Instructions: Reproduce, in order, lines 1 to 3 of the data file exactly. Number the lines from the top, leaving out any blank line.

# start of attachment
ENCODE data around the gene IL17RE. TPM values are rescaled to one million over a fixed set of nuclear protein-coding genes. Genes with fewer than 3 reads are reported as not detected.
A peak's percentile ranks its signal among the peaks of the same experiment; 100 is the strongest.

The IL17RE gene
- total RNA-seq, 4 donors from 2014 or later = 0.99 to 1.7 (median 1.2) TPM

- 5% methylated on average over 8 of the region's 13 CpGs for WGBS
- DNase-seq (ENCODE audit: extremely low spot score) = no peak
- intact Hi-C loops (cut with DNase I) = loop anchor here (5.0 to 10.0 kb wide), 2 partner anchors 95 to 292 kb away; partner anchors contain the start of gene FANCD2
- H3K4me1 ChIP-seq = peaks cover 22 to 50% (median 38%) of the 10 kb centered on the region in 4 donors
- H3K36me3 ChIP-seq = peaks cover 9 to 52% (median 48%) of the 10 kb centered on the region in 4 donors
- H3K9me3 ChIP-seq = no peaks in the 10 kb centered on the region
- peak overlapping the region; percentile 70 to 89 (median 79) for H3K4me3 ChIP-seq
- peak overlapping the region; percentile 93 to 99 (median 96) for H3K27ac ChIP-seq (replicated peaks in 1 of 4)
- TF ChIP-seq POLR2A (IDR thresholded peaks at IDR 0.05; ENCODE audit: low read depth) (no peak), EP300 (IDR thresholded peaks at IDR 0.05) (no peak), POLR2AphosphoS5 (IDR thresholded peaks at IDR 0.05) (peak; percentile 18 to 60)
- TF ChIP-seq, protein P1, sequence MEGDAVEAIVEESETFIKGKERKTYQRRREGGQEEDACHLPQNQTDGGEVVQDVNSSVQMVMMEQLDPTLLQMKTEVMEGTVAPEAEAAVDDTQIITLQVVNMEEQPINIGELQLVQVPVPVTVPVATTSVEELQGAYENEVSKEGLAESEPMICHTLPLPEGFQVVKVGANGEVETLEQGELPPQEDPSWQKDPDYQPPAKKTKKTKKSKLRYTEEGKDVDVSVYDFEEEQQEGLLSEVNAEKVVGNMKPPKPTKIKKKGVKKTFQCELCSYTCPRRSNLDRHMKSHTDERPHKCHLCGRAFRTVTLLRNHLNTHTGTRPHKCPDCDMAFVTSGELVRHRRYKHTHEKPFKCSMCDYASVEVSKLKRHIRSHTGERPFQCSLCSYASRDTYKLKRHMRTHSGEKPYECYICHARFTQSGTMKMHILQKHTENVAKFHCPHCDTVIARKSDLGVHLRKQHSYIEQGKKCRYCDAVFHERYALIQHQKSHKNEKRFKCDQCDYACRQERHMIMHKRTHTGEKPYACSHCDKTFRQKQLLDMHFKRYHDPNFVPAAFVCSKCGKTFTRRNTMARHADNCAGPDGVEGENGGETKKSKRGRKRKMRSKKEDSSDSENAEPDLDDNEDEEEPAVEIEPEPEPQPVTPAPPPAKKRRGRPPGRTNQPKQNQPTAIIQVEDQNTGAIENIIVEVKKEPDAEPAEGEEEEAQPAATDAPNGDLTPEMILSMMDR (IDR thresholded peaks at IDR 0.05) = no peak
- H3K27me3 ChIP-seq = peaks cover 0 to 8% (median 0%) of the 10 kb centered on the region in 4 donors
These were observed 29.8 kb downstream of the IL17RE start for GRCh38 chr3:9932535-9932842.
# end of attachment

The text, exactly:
ENCODE data around the gene IL17RE. TPM values are rescaled to one million over a fixed set of nuclear protein-coding genes. Genes with fewer than 3 reads are reported as not detected.
A peak's percentile ranks its signal among the peaks of the same experiment; 100 is the strongest.

The IL17RE gene